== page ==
5 Strategies for Building Strong YA Main Character Arcs

Don’t pamper your characters. Show their pain, their fears, their humanness. Your characters are like your children; raise them as such. PLEASE don’t give them the “I’m not like other people” trope! Here are some ideas to apply to your character so you can avoid it:

  1. Give them consequences. How often do you read about a main character who seems invincible or immune to the consequences of his actions (whether good or bad)? I’m sure we are all familiar with the “assassin” trope that has become so popular in recent literature. It almost seems like humanizing the bad guy still makes us fall short of seeing their consequences for their unwise actions. Why is this? Probably due to the stigma that has arisen that if we should sympathize with the villains, the best way to do that is to erase accountability. Please don’t do that.
  2. Give them a goal. Don’t just have your character walking around all willy-nilly without a purpose. While they may not know their purpose yet in the story, it is always a good idea to give them an objective (that may or may not be thwarted by conflict later in the story) that may help flesh out their personality.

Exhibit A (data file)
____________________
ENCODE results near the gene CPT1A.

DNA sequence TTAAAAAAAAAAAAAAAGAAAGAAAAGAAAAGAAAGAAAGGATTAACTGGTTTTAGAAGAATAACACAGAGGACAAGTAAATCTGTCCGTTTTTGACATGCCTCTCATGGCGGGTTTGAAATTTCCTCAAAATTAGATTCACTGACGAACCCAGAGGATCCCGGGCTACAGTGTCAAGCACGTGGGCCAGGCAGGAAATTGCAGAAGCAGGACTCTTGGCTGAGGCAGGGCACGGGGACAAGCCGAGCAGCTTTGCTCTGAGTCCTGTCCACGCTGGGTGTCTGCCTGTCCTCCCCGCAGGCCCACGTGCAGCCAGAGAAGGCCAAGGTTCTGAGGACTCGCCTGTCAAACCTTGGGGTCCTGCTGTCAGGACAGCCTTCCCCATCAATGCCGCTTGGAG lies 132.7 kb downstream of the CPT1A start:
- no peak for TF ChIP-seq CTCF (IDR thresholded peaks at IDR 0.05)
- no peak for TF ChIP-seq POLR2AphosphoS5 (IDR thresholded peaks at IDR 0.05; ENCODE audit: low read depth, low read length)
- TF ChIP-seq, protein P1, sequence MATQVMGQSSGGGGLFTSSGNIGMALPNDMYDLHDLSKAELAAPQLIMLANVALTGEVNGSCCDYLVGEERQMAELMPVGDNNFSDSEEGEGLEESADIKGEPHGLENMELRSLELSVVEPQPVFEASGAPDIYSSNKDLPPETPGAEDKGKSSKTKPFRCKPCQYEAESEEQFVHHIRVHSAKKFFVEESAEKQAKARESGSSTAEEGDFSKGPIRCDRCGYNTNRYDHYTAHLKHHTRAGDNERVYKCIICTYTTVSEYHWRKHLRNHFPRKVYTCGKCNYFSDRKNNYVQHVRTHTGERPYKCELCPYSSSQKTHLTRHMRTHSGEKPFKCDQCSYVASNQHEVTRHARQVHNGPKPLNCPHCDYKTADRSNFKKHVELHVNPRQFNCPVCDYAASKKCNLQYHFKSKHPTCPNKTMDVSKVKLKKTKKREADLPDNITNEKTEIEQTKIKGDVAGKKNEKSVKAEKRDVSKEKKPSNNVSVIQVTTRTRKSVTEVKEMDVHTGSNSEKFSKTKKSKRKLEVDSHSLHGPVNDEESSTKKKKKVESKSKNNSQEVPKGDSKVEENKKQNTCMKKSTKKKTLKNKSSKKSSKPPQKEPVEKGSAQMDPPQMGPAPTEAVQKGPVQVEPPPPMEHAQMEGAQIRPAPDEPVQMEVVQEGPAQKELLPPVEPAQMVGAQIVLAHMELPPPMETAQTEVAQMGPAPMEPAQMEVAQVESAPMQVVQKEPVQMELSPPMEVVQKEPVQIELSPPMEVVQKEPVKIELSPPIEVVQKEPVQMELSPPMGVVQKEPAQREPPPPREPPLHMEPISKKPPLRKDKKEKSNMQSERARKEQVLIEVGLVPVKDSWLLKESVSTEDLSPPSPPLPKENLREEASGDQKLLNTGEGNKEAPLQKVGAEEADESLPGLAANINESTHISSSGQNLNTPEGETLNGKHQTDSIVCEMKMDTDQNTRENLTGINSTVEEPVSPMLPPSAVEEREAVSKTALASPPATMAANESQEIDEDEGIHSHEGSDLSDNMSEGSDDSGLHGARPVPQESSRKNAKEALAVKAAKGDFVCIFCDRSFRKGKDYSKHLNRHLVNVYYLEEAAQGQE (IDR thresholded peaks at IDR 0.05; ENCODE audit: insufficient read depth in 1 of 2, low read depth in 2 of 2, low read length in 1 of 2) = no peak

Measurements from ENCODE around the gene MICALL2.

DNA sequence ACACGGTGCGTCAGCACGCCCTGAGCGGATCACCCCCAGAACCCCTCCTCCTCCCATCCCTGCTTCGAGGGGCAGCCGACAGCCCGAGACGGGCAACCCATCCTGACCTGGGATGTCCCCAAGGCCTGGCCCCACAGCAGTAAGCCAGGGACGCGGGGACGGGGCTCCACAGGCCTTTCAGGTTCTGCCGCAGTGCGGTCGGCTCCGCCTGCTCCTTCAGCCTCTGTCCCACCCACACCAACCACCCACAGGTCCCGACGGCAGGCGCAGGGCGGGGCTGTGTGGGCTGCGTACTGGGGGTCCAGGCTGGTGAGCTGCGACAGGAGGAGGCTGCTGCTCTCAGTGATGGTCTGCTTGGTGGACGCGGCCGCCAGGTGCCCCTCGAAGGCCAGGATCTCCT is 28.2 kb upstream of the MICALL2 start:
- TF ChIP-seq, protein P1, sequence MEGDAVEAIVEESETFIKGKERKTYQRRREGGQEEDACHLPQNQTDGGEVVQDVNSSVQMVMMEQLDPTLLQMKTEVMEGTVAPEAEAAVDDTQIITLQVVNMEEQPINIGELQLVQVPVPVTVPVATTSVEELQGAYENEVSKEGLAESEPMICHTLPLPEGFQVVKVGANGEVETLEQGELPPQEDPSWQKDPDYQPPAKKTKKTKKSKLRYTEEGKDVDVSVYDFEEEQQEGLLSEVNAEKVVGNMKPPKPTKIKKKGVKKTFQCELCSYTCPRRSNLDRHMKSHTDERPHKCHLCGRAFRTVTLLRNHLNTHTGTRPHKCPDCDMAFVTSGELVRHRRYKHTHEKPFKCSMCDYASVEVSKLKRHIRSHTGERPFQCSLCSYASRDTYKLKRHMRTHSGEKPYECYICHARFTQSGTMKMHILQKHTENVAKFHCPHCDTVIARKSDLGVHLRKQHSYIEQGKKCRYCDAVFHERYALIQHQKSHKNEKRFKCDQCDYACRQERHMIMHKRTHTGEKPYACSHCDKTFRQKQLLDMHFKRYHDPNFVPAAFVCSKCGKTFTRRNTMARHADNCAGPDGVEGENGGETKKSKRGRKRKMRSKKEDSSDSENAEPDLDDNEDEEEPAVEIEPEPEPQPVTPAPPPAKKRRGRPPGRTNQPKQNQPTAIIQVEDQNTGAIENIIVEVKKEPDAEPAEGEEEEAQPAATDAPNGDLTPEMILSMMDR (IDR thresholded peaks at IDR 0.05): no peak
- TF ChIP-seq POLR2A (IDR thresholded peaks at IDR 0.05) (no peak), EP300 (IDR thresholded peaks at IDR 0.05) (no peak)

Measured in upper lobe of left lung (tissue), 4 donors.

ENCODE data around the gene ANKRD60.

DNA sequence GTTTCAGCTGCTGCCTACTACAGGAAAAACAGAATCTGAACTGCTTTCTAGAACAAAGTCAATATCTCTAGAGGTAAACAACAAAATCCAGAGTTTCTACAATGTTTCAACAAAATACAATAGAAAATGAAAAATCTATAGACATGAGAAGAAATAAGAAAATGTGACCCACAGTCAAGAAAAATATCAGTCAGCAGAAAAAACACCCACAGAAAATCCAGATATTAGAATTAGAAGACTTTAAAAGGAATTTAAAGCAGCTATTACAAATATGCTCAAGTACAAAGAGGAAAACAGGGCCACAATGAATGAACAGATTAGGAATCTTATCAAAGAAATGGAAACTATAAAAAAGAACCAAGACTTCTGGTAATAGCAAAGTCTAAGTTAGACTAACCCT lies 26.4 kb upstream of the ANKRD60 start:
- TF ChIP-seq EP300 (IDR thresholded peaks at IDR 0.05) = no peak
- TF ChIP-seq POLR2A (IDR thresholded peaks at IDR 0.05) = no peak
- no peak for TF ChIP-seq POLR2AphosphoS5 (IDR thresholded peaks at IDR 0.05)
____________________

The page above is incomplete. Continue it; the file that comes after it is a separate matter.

3. Acknowledge their weaknesses. People have weaknesses right, so wouldn’t it make sense if the person in your story did too? Not only will it help make your character more human, but it could be a way the reader can empathize with the character or make connections with the story.
  4. Don’t allude to their importance. This can be applied whether it is from your own point of view or from the supporting characters. Too many times do things happen to characters in YA literature that only happen “because they are the main character.” In Twilight, we see this with our main character Bella, as well as in other YA romances like Fallen’s Luce and Myra Dyer and the Myra Dyer Trilogy.
  5. Have them learn something. Whether it occurs at the story’s resolution or throughout, when a character learns something constructive (whether through their consequences, pursuing their goals, etc.), it not only strengthens the believability of the main character’s arc, but it also reinforces the connection between the reader and the story.

Hopefully this list will help you flesh out your main characters a little more when you craft your stories!


Published by Ashley Weaver

Author of historical fiction with a hint of the supernatural/fantasy

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